Spanish Tennis Pro Suspended For Courtsiding
October 02, 2020
Spanish tennis player Gerard Joseph Platero Rodriguez has been suspended from playing tennis for a period of four years – of which period six months have been suspended. In addition to the suspension, Rodriguez will also have to pay a fine of $15,000 for his involvement in courtsiding and betting and “non-co-operation offenses”. The Spaniard received word of his punishment following the conclusion of an investigation conducted by the Tennis Integrity Unit (TIU).
Courtsiding, Betting, Forbidden
The term “courtsiding” is defined as the act of illicitly collecting live scoring data and providing such data to an outside party (or third party) for betting and gambling purposes.
According to the outcome of the investigation, Rodriguez made himself guilty of the offence during June and July last year whilst at an International Tennis Federation M15 competition played in Pittsburgh in the USA. Aside from the actual act of courtsiding, Rodriguez himself placed at least 75 online bets on tennis matches during June 2019, the unit has found. Betting on any game or match while playing professionally is strictly forbidden by the TIU.
As far as the prohibitions instituted by the Tennis Anti-Corruption Program are concerned, both the direct as well as the indirect placing of any form of bet is forbidden. Players may not engage in or be involved with any sort of wagering, including the writing of articles or commentaries for gambling and/or sports betting websites, putting in any form of personal or other appearance for a sports betting company or operator offering tennis as a betting product, and engaging in the promotion of tennis betting or tennis betting bookmakers via social media or any other media channels.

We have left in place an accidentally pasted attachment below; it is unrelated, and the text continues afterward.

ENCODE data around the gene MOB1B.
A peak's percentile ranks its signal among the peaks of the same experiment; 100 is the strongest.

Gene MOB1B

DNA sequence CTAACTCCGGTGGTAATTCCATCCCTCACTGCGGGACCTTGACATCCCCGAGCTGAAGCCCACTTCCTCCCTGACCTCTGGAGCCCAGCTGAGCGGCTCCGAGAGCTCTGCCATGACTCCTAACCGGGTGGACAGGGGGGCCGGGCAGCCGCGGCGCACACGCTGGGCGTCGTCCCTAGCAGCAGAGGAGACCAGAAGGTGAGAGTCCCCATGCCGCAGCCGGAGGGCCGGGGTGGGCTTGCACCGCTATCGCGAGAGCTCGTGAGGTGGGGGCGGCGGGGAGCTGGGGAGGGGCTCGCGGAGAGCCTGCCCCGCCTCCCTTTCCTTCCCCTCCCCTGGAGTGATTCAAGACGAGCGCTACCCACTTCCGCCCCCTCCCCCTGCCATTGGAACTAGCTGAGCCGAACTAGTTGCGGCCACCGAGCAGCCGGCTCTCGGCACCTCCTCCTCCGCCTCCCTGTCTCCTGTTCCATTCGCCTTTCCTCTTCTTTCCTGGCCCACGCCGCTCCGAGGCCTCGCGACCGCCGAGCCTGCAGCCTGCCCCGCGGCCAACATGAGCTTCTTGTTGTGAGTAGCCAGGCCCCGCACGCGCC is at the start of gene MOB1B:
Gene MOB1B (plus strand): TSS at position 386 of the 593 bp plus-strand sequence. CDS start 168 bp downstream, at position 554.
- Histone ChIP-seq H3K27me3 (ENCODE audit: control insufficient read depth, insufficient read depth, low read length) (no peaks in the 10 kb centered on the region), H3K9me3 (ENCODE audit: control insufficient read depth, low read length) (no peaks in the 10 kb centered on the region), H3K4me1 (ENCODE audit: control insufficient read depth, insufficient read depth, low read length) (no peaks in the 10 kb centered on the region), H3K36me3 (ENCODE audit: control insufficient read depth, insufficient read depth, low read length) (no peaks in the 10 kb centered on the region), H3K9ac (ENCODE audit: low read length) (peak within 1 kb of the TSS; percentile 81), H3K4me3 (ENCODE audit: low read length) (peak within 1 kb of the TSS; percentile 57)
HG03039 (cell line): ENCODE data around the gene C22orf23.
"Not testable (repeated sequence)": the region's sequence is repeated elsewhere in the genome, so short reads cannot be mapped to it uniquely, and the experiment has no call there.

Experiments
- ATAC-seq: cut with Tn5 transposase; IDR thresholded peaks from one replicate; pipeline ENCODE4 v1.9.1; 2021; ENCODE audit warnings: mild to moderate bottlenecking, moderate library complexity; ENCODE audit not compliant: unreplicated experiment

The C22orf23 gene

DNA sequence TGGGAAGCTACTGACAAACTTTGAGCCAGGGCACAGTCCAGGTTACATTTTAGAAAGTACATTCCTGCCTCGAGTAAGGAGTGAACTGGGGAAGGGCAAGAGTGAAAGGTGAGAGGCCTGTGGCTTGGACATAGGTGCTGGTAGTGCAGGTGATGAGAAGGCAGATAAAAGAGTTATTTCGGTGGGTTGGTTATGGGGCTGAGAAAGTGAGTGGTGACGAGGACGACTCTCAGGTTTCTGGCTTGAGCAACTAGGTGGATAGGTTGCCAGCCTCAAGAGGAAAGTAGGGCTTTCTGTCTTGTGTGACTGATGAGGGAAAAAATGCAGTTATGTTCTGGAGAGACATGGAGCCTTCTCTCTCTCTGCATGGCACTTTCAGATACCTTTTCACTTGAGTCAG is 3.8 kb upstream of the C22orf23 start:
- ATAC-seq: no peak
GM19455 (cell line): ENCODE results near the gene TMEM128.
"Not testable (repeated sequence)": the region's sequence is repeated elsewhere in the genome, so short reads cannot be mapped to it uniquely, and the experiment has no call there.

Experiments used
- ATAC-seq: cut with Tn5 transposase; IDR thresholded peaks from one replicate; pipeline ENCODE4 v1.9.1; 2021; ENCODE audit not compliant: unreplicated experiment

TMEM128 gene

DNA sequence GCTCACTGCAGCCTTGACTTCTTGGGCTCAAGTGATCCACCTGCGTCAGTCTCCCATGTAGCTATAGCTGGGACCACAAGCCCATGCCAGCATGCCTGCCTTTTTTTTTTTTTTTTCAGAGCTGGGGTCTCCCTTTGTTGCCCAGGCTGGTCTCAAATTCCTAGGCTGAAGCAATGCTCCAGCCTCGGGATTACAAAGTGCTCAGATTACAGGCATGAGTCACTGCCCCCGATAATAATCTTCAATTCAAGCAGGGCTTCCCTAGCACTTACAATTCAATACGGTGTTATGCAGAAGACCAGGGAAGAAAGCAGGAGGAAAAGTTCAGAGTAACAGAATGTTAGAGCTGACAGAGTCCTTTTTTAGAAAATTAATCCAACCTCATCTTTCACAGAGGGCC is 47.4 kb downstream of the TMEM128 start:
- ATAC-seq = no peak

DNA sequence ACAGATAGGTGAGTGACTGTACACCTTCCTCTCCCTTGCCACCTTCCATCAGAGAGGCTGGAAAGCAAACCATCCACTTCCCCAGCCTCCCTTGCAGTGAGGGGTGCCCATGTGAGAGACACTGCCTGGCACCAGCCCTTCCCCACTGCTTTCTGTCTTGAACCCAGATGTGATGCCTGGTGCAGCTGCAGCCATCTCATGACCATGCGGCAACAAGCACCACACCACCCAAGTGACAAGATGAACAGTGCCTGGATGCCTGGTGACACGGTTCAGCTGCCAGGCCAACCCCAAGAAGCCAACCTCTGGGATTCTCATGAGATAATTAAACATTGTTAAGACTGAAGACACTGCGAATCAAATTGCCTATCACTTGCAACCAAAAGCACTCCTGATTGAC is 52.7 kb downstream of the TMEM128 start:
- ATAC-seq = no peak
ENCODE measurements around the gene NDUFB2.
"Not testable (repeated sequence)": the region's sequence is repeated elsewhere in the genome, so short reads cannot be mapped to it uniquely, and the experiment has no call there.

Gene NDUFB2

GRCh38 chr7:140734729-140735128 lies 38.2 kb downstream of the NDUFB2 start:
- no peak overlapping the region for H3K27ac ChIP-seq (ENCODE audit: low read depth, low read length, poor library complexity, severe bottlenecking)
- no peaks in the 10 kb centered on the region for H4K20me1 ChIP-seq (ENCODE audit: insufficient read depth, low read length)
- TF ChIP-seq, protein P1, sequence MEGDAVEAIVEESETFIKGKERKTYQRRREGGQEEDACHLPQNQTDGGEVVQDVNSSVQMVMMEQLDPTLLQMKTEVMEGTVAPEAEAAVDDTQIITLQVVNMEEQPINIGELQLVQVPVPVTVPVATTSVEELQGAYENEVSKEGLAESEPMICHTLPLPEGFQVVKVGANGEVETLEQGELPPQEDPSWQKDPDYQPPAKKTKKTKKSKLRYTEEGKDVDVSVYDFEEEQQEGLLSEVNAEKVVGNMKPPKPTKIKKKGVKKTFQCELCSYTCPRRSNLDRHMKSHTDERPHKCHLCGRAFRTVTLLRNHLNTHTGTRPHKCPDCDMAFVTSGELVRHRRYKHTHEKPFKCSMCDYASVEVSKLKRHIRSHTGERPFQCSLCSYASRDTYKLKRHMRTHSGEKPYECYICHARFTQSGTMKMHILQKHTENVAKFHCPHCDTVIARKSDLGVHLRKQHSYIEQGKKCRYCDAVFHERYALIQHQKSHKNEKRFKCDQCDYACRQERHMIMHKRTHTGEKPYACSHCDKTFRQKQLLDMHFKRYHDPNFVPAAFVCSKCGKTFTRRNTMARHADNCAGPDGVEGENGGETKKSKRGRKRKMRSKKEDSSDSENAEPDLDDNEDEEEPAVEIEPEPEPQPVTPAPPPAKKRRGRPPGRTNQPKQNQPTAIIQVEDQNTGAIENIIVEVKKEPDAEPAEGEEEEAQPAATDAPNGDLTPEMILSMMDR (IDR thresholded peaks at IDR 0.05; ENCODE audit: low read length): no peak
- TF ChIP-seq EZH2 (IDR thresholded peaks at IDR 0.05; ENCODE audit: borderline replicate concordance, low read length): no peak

Failure To Co-Operate
According to the details of the unit’s decision and ruling, Rodriguez not only engaged actively in courtsiding and online betting on tennis, but also failed to provide his co-operation to the TIU throughout the course of its investigations into his betting and courtsiding activities. According to the rules of the unit, any player under investigation by the unit, or facing any form of disciplinary action by the unit, must at all times, when requested to do so, cooperate in “full” with all processes related to the investigation – including the giving of evidence at hearings when ordered by subpoena to do so.
The disciplinary case was reportedly overseen by Ian Mill QC. Mill is an independent Anti-Corruption Hearing officer employed by the TIU and is confirmed to have found the Spaniard guilty on all charges raised against him by the unit.
Part-Suspended On Condition
As for the actual ban, the official period commenced on September 30 and will from that date onwards, will remain in force for a total of three years and six months. Though officially banned from any form of engagement with the sport on a professional level for a time equal to four years in total, the unit ruled six months of that time conditionally suspended. The suspension will only remain in force for as long as the Spaniard steers clear of committing any further breaches in terms of the rules and regulations of the Tennis Anti-Corruption Program.
Not only may Rodriguez not play in any tennis event authorised or endorsed by any of the sport’s professional bodies, but he may also not physically attend any such matches.
Fully committed to a zero-tolerance policy in terms of betting and/or gambling corruption in professional tennis, the TIU is a joint initiative of the ATP, ITF, WTA, and official tennis Grand Slam Board.